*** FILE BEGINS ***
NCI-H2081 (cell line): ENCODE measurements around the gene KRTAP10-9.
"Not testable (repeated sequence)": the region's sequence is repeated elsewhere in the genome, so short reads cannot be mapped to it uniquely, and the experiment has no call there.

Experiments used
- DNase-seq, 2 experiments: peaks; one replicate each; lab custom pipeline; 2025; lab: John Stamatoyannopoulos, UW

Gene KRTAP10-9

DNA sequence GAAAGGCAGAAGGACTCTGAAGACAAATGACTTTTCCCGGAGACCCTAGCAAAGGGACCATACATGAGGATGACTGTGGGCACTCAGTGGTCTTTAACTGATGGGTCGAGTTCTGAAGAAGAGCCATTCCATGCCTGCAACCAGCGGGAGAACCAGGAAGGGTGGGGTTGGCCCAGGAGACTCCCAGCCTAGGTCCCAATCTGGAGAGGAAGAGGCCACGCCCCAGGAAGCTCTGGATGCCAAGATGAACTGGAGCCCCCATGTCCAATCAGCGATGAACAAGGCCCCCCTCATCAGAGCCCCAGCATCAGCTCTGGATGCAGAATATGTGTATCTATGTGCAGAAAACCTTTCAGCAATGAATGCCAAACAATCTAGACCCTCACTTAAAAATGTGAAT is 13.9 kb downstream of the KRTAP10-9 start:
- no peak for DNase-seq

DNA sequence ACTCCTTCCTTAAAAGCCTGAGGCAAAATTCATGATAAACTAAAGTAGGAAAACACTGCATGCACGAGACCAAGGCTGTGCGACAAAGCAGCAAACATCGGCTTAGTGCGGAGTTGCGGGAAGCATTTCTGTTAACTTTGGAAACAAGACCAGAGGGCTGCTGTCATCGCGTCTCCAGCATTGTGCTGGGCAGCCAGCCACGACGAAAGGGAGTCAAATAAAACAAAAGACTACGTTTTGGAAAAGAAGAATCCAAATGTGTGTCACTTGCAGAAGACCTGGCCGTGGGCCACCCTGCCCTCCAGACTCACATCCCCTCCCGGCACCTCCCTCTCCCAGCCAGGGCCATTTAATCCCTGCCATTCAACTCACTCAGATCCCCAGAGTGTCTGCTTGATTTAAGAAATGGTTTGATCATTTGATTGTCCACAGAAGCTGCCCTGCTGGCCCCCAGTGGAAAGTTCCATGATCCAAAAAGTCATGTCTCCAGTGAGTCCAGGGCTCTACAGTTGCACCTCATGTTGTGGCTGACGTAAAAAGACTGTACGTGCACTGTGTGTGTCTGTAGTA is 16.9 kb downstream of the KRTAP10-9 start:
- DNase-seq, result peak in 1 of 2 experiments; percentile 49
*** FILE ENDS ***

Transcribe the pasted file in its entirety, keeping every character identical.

NCI-H2081 (cell line): ENCODE measurements around the gene KRTAP10-9.
"Not testable (repeated sequence)": the region's sequence is repeated elsewhere in the genome, so short reads cannot be mapped to it uniquely, and the experiment has no call there.

Experiments used
- DNase-seq, 2 experiments: peaks; one replicate each; lab custom pipeline; 2025; lab: John Stamatoyannopoulos, UW

Gene KRTAP10-9

DNA sequence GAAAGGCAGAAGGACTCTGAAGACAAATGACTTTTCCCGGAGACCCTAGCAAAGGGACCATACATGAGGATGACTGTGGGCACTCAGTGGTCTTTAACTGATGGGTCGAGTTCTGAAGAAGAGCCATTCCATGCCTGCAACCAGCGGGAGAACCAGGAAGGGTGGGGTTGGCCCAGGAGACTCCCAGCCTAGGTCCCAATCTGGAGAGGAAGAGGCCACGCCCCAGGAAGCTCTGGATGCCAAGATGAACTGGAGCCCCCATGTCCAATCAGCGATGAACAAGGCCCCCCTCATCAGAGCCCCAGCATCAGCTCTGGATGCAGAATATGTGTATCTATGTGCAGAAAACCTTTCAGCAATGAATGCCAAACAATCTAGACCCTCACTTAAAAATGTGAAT is 13.9 kb downstream of the KRTAP10-9 start:
- no peak for DNase-seq

DNA sequence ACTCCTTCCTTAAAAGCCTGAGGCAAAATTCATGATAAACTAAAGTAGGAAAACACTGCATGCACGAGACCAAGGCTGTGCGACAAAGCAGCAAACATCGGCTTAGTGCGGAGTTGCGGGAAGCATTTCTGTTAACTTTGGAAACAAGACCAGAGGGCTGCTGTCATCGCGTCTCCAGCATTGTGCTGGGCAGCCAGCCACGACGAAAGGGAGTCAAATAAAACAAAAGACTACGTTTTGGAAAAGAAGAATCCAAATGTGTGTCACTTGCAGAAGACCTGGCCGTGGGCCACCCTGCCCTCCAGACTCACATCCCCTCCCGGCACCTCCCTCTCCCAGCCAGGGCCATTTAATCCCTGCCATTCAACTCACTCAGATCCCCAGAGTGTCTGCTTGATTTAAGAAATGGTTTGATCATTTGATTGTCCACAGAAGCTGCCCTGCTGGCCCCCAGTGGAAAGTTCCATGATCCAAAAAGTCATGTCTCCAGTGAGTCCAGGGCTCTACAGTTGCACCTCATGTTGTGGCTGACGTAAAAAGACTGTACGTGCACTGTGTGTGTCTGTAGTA is 16.9 kb downstream of the KRTAP10-9 start:
- DNase-seq, result peak in 1 of 2 experiments; percentile 49